On 11/16/05, Mauricio FernŠŌdez <mfp / acm.org> wrote:
> On Thu, Nov 17, 2005 at 02:51:47AM +0900, Austin Ziegler wrote:
>> On the Sydney list, Daniel Berger has been asking about a generic
>> Object#replace call to work similarly to Hash#replace,
>> String#replace, and Array#replace. I see no reason that this could
>> not be implemented for all objects. At a simplistic level, this is:

>>     class Object
>>       def replace(other)
>>         other.instance_variables.each do |name|
>>           instance_variable_set(name, other.instance_variable_get(name))
>>         end
>>       end
>>     end
> What about singleton methods?
> Will Sydney relax the rebinding rules?

Why?

  a = Hash.new { |h, k| raise "I am default proc for a" }
  b = Hash.new { |h, k| raise "I am default proc for b" }

  class << b
    def x; puts "I am b.x"; end
  end

  b[:x] = "foo"
  a.replace b
  puts b[:x].object_id
  puts a[:x].object_id
  a.x   # => NoMethodError
  a[:y] # => RuntimeError: ...default proc for b

Singleton methods aren't transferred with Hash#replace now. Why should
they be with Object#replace?

On 11/16/05, Ara.T.Howard <ara.t.howard / noaa.gov> wrote:
[...]
>    class SpecialFile < ::File
>    end
>
>    a = SpecialFile::new '4.txt', 'w'
>    b = SpecialFile::new '2.txt', 'w'
>
>    b.replace a
>
>    a.close
>
>    b << 42 # exception!
>
> i see where you are coming from, but wouldn't this more accurately be called
> something like Object#refer since all instance vars will then be shared?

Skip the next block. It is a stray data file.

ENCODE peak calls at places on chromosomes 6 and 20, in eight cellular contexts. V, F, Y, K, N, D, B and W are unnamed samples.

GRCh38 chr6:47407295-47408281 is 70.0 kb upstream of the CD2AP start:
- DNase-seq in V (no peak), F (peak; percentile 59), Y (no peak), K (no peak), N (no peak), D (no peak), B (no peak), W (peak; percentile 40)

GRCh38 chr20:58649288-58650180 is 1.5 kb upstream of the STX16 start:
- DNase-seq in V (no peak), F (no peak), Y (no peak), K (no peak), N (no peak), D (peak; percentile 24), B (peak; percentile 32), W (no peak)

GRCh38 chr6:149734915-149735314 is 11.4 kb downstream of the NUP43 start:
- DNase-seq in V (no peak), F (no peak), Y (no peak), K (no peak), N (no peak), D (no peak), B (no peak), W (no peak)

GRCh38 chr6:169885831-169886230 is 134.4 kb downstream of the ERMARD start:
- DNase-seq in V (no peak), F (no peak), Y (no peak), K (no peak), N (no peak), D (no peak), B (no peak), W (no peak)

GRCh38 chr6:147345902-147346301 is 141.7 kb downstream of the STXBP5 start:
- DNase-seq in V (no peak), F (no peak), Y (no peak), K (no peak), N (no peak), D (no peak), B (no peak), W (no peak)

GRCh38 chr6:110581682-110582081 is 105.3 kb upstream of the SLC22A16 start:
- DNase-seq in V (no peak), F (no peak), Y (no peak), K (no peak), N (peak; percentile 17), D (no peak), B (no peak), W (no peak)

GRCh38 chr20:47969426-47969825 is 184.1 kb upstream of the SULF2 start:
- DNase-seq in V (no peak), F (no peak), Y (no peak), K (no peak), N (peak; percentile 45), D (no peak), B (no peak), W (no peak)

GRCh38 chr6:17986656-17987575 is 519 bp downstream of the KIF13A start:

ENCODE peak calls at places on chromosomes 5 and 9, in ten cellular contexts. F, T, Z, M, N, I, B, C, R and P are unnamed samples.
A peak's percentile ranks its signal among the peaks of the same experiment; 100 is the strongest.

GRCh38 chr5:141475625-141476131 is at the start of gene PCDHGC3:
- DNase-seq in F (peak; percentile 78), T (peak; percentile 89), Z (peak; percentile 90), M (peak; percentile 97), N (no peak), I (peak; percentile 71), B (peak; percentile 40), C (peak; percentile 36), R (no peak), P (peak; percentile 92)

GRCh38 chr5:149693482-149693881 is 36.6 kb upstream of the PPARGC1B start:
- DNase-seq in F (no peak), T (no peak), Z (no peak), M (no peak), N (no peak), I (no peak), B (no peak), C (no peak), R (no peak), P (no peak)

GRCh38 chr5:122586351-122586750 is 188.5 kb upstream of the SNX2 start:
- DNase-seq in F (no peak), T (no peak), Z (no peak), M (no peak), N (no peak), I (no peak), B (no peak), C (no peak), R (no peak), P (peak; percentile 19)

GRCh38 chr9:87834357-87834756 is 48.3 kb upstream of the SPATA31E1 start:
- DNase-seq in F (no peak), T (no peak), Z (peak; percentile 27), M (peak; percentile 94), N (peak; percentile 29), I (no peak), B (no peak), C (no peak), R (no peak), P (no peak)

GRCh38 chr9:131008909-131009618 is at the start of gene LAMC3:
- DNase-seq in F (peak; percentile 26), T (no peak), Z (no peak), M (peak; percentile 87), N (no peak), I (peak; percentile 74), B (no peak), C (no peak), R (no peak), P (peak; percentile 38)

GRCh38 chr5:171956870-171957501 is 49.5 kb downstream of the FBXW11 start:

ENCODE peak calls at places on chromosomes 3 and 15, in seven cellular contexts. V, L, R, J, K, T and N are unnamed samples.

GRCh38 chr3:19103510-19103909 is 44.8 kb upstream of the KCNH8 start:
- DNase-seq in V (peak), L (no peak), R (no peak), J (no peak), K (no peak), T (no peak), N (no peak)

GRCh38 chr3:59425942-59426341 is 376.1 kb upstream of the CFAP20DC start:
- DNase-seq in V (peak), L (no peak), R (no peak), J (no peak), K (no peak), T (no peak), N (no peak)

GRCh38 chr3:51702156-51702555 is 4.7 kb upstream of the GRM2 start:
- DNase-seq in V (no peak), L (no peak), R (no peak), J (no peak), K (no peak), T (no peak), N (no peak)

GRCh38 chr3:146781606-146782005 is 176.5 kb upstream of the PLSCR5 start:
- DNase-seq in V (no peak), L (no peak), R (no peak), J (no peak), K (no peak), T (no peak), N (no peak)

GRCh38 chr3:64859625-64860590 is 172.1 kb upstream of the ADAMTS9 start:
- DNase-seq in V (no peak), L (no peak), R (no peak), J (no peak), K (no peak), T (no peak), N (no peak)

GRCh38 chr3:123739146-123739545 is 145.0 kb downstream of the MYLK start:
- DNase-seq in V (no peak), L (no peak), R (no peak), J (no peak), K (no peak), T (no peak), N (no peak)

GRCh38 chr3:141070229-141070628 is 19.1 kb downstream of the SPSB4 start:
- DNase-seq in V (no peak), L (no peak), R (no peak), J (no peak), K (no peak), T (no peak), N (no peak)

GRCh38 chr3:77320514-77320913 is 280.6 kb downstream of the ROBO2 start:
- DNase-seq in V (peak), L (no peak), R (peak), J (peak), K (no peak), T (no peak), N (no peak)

It *is* sharing, but it's not just a reference. Typically, when I call
#replace, I "forget" about the item that I used to replace the original
value. However, I would suggest that File (well IO, actually) have
something *equivalent* to the following:

  class IO
    def replace; end
    remove_method :replace
  end

The blank define is done because Module.remove_method does not allow you
to remove a method from a class that has never had it defined in the
first place.

On 11/16/05, David A. Black <dblack / wobblini.net> wrote:
> On Thu, 17 Nov 2005, Trans wrote:
[...] (in response to Ara)
>>  class Object
>>      def replace(other)
>>        other.instance_variables.each do |name|
>>          o = other.instance_variable_get(name)
>>          if o.respond_to? :clone
>>            instance_variable_set(name, o.clone)
>>          end
>>        end
>>      end
>>    end
>
> How does instance variable duplication qualify as the general meaning
> of "replace"? It's not even part of the existing replace methods.

It doesn't and it explicitly breaks what I wanted -- keeping the same
#object_id. I'll freely admit that #replace is *dangerous*, but under
controlled circumstances, it can be better and more efficient (at least
memory-wise) than other methods.

-austin
--
Austin Ziegler * halostatue / gmail.com
               * Alternate: austin / halostatue.ca